September 11, 2015 | Posted in Famous TV & Movie Dogs

EightBelow

Eight Below Movie Poster

A true-life story from the late-1950s about a Japanese explorer expedition gone bad was made into a 2006 film titled “Eight Below”, starring the late Paul Walker and Bruce Greenwood. But arguably the true stars of the show were the eight dogs that were at the center of the original tale and featured prominently in the film.

The story, which was changed quite a bit for the film, was re-written to take place in 1993 in Antarctica, but still told the tale of an exploration guide (Paul Walker) at a weather station who is asked to take a scientist (Bruce Greenwood) around the base camp. Eight dogs – primarily Huskies – form the dogsled team that Walker’s character not only depends upon but has come to love. Following a horrible snowstorm, and injuries to Walker’s character, it’s determined that everyone has to evacuate the area. Everyone except the dogs, that is. They are chained in place so they won’t wander off and other workers at the weather station promise to return quickly for them.

But that’s not what happens. The dogs must fend for themselves for nearly 6 months. It’s the basis for the film, which is a true animal survival tale. Actually, the film dogs fared much better than the real Huskies did. In reality, only 2 of the dogs lived, whereas in the film, the script has only 2 passing away.

When the film was being planned, producers went in search of dogs to play the eight roles of the sled dogs. Their animal handling agency, Birds and Animals, contacted Joanne Lenz, a reputable Chicago breeder of Siberian Huskies, and bought two of her “red” or coppery-colored Huskies. She was doubtful about the situation until she read up on the agency and learned they’d trained Hedwig, the snowy owl in the “Harry Potter” films as well as the dog Fang from the same films, in addition to many other famous animal actors.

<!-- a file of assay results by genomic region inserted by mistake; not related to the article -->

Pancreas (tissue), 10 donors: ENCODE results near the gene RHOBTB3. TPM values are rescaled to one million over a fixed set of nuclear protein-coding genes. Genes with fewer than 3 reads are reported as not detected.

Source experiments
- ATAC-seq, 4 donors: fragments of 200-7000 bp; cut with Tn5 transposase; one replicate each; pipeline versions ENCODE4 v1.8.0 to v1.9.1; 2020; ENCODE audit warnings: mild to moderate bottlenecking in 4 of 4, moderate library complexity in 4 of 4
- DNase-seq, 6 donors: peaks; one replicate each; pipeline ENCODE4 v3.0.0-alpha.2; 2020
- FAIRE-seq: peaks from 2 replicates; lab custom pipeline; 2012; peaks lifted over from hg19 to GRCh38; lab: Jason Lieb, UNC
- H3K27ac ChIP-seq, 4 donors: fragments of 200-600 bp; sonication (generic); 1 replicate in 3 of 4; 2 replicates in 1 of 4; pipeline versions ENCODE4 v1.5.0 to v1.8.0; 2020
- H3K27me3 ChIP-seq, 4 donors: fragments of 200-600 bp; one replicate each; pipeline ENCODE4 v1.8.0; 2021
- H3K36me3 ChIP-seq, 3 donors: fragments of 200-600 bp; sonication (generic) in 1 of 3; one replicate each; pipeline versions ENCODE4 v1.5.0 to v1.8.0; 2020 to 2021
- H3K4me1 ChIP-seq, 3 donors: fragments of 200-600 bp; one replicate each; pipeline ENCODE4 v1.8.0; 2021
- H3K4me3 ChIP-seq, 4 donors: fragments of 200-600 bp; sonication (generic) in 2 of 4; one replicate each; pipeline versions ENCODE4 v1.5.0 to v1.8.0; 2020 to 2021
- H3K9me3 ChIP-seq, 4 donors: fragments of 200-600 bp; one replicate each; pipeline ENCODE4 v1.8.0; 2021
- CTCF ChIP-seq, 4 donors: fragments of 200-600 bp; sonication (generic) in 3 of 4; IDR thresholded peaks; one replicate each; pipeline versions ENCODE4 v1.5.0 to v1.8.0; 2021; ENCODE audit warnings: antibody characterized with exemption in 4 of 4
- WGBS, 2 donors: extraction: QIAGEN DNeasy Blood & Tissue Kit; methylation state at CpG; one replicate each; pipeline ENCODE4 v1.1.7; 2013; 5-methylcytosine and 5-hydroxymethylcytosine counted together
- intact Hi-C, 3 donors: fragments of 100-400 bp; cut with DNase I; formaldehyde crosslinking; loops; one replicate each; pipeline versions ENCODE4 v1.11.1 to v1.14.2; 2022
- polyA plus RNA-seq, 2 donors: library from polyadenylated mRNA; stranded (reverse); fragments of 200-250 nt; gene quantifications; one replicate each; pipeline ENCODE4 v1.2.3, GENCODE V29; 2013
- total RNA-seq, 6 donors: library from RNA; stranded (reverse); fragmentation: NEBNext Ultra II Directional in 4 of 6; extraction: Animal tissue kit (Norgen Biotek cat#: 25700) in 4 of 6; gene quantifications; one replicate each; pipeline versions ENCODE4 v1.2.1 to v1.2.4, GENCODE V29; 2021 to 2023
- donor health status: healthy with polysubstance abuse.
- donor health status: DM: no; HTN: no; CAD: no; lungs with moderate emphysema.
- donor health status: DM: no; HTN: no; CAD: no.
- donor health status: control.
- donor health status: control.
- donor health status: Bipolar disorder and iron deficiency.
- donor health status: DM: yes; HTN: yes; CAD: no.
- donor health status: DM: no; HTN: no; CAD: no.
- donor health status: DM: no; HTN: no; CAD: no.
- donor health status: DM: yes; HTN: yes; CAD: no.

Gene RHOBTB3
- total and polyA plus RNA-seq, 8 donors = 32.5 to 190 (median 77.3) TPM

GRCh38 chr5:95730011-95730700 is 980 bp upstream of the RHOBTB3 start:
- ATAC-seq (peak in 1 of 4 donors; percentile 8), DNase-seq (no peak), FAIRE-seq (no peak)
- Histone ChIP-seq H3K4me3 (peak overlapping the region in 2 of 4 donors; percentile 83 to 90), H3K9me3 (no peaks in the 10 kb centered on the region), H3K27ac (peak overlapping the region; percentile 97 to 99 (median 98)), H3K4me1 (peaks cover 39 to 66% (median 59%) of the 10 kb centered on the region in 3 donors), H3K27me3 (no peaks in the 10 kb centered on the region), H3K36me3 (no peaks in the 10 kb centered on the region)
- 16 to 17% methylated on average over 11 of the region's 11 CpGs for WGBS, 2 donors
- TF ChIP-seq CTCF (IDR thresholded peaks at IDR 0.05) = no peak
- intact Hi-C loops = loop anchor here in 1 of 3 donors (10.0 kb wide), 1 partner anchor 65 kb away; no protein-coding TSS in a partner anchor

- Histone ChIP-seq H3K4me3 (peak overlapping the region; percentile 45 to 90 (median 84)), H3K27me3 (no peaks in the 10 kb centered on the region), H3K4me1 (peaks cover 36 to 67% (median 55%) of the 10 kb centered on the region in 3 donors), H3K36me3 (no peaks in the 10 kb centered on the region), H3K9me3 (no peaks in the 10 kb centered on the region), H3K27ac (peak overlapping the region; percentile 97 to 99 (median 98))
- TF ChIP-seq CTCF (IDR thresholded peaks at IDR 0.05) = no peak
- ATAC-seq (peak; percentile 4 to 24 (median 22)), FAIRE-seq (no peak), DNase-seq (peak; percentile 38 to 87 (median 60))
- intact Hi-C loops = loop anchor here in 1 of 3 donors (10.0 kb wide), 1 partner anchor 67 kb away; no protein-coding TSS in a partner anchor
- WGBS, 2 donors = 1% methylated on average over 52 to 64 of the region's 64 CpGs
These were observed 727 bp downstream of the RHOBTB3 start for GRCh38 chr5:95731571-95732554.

The search was then on for the remaining 6 dogs. This time, they focused on Alaskan Malamutes, and found two as rescues in Tennessee. When casting was complete, they had a mixture of Malamutes and Huskies and training began, although the dogs all had a natural instinct to work together and pull a sled. Each was assigned his or her own trainer and offered top notch vet care. In addition to the eight primary dog actors, a back-up group of dogs performed stunts or were stand-ins. There were a total of 30 dogs involved in the making of the film, each reportedly with his or her own personality.

The actors began working with the dogs, which Paul Walker said was the best thing about doing the film, since he was a huge dog lover. The only thing he found a bit uncomfortable was the chicken or liver baby food that had to be smeared on him in scenes when the dogs were supposed to lick his face – a common dog actor training trick.

Though there was one fight that broke out, and once a scene called for actions the dogs hadn’t been prepared for, thus causing delays while they were better trained, the American Humane Association gave the film its “No Animals Were Harmed…” stamp of approval.